Wasteland 2: Director’s Cut for the Nintendo Switch is an expanded version of 2014’s Wasteland 2, a PC game that was successfully crowdfunded through Kickstarter. The original Wasteland, of course, released in 1988 and its post-apocalyptic setting famously became the basis for the hugely popular Fallout series. Wasteland 2: Director’s Cut has been available for PC, PS4, and Xbox One since 2015, and the expansion is now available for Nintendo Switch as well. Does this version bring anything new to the table? Let’s find out.
The events of Wasteland 2 take place in the Arizona desert after a nuclear war devastates the US. You control a squad of soldiers, known as the Desert Rangers to aid survivors in the area. You’ll square off against all manner of foes such as killer plants and bloodthirsty mercenaries to cyborgs and nuke-worshipping monks with a death wish in turn-based combat much like XCOM, with your crew arranged on a grid and where every action playing out like a game of chess. It’s strategic fare that holds its own through Wasteland 2’s 40 hours of gameplay and doesn’t get old one bit thanks to nuanced options like being able to aim at specific body parts while attacking enemies for a tactical advantage, one of the rare new add-ons that give this game the ‘Director’s Cut’ moniker.
Each member of your squad is fully customisable, letting you tweak its attributes, skills, and much more. For those who haven’t played traditional PC role-playing games, it can be overwhelming. Thankfully, Wasteland 2 has a default squad option which gives you a well-rounded team to begin your journey.
Events of Wasteland 2 start off with you being tasked to find the killer of one of your colleagues. It eventually unfolds into a sinister plot involving AI, robots, and murderous factions aplenty. The writing in Wasteland 2: Director’s Cut is undoubtedly its strongest points thanks to great dialogue and descriptions. All that’s backed up by some superlative voice acting, which goes a long way towards bringing a sense of immersion to the proceedings.
In fact, Wasteland 2’s story is the biggest reason to give it a shot, and that’s also because the game is far from being visually stunning. There’s a muted colour palette featuring several shades of brown which makes distinguishing between environmental objects and enemies problematic. Even your characters tend to blend in at times, which makes it tough to find them while exploring Wasteland 2’s many post-apocalyptic vistas.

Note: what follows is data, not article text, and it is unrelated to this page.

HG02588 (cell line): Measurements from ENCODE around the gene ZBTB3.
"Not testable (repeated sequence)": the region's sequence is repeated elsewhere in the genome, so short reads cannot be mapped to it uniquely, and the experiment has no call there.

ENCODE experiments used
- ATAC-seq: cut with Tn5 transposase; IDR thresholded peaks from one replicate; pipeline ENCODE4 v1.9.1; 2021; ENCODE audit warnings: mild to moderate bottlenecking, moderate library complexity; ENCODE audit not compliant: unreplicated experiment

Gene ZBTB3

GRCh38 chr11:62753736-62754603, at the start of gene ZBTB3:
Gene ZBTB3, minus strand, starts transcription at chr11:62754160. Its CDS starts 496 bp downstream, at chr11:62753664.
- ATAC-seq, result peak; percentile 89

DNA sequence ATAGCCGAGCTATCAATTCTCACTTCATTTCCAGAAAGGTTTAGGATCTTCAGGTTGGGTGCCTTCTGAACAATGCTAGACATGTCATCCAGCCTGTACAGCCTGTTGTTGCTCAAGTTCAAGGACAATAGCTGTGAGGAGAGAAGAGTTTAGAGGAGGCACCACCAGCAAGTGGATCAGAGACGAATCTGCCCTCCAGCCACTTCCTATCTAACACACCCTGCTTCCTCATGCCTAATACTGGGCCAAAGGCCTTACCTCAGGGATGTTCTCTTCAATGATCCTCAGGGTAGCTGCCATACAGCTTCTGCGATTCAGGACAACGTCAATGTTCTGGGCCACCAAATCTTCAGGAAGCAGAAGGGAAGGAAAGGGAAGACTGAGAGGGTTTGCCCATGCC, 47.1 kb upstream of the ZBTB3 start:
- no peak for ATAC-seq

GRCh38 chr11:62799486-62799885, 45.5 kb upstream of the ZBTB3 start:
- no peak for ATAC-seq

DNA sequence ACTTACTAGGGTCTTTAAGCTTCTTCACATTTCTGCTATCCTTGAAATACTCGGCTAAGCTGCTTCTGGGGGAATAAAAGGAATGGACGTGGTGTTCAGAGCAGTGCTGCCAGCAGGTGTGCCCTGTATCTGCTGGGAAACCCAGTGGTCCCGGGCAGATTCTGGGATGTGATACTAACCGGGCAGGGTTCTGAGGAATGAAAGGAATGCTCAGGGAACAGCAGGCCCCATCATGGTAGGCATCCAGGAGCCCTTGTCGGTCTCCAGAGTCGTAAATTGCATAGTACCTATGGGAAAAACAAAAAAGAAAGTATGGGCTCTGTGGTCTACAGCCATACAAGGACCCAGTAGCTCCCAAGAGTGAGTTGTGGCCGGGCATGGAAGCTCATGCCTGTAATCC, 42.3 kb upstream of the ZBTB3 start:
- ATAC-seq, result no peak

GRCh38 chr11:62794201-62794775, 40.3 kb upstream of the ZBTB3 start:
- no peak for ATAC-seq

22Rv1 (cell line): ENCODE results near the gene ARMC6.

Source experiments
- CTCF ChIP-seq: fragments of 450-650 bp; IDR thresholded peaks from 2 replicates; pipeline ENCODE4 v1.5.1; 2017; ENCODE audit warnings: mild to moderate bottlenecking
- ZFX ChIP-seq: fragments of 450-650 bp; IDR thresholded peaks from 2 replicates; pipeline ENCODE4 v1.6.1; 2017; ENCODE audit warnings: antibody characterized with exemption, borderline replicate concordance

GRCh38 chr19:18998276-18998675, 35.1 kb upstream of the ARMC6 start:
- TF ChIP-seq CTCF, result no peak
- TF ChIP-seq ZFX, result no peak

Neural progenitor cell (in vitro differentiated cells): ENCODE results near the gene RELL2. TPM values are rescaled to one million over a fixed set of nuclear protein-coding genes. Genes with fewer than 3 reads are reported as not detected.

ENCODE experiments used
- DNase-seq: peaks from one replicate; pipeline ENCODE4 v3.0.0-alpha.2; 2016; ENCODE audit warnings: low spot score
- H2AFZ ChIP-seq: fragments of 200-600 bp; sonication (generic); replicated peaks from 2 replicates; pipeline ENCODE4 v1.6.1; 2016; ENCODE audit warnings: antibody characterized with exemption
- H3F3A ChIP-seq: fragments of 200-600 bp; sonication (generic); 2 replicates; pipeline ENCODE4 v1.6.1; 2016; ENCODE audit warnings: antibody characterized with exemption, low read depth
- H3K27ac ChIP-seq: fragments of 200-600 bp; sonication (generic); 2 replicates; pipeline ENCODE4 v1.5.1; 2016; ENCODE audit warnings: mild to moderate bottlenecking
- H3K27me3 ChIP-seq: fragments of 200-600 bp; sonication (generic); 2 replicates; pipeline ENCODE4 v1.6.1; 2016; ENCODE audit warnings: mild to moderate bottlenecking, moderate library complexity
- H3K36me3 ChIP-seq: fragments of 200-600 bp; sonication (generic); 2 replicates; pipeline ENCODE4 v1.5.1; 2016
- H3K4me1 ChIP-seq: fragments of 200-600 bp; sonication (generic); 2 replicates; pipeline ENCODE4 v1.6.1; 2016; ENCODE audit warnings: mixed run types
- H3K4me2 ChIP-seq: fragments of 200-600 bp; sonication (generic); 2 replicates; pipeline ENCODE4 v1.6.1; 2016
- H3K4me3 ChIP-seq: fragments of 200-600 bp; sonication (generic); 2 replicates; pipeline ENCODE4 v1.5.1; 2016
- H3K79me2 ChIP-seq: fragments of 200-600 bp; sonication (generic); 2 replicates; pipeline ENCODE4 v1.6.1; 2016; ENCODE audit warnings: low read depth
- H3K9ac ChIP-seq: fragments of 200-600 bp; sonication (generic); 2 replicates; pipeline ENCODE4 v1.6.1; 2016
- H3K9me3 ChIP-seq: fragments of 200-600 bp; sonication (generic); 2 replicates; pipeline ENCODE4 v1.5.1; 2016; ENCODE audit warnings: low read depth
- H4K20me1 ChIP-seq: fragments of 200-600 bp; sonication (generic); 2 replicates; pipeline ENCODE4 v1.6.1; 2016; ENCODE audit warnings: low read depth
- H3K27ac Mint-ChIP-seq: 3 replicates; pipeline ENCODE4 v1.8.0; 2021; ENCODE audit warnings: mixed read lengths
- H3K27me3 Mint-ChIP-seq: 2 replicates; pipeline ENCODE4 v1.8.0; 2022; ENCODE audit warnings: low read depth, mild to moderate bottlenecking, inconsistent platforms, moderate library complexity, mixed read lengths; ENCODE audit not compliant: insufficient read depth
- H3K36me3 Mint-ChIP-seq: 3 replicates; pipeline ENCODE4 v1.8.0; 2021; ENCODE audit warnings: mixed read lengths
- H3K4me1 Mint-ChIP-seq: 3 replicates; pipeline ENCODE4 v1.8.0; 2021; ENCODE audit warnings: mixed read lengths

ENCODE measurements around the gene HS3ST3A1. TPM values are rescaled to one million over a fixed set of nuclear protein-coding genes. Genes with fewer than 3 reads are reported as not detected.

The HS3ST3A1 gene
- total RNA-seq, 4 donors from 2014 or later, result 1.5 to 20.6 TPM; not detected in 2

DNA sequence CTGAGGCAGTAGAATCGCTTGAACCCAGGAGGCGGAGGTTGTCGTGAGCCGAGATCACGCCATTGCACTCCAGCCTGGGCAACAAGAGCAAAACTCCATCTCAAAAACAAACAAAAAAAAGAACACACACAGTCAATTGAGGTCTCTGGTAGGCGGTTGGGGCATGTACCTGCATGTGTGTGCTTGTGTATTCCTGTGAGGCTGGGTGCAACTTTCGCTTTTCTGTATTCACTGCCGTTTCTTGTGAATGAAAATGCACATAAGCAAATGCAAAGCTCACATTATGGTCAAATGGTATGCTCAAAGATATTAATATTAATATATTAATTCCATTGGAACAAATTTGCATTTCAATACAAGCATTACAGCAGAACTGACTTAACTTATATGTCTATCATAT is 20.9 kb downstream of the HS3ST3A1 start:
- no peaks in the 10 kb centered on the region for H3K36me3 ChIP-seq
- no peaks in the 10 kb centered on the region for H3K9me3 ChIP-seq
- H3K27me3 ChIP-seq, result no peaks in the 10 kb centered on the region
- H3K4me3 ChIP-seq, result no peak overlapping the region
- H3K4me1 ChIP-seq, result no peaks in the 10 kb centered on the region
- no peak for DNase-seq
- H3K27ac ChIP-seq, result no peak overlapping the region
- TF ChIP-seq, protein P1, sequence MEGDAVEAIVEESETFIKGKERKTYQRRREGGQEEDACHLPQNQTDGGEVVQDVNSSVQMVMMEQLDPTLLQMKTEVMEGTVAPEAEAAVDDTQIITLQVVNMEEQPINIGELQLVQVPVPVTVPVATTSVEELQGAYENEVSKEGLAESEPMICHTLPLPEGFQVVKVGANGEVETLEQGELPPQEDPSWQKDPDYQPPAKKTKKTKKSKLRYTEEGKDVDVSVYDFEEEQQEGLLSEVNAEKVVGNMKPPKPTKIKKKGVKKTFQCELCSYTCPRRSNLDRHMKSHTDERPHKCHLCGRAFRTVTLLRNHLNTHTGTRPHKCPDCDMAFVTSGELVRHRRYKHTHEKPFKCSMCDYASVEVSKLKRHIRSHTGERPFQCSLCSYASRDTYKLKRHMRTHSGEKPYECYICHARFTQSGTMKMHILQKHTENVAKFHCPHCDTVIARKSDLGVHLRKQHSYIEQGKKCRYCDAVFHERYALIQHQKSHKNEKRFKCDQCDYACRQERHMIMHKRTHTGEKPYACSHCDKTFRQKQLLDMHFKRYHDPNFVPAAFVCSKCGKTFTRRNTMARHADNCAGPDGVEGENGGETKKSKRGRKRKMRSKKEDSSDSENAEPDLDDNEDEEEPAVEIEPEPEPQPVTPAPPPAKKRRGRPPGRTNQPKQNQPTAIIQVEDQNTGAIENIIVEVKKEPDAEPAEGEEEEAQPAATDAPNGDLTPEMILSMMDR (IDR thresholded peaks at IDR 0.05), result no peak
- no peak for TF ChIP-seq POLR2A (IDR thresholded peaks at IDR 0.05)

Furthermore, the user interface in Wasteland 2 on the Nintendo Switch is far from intuitive. Fonts are microscopic, icons look blurry, and going through its menus is a cumbersome, painful affair in both docked and handheld modes. Making your way around its many pages for weapons, perks, and abilities is perhaps Wasteland 2’s toughest enemy. The UI elements and descriptions are tough to comprehend partly due to the font choice and partly due to the many tool tips that pop up at random make it more muddled than it should be.
It doesn’t help matters that the complexity is further carried forward thanks to the game’s camera which tends to cut off vital pieces of text. This doesn’t just harm the game’s presentation, but impacts its gameplay as well. As you trudge through Wasteland 2, you’ll need to make combat decisions based on how powerful or weak your opponents are, and while that information is available to you, it’s obscured due to this.
Granted, the Nintendo Switch isn’t the most powerful device what with the likes of Wolfenstein 2: The New Colossus seeing massive cutbacks in performance to make it to the hybrid console, but Wasteland 2’s problems on the Nintendo Switch stem from an absence of adapting what essentially is a traditional PC keyboard and mouse experience for a console. That’s especially disappointing when you consider other tactical games such as Disgaea present themselves exceptionally well. Some of these concerns could be alleviated by using the Nintendo Switch’s touchscreen, but Wasteland 2 doesn’t support it either.
All in all, while Wasteland 2: Director’s Cut for the Nintendo Switch gives you a new way to experience the post-apocalyptic desert, it’s far from the best option thanks to its poor presentation. With the PC version available for Rs. 699 ($30 in the US) in India versus the $30 tag (around Rs. 2,100) for the Nintendo Switch edition, you’re better served checking out that version instead thanks to it being tailor-made for the platform’s controls. Wasteland 2 on the Nintendo Switch is just painful in comparison.
- Great writing
- Enjoyable combat
- Limited colour palette hampers gameplay
- Poor UI
- Microscopic fonts
Rating (out of 10): 5
Gadgets 360 played a review copy of Wasteland 2: Director’s Cut for the Nintendo Switch. The game is out now for $30 (around Rs. 2,100) on the Nintendo Switch eShop.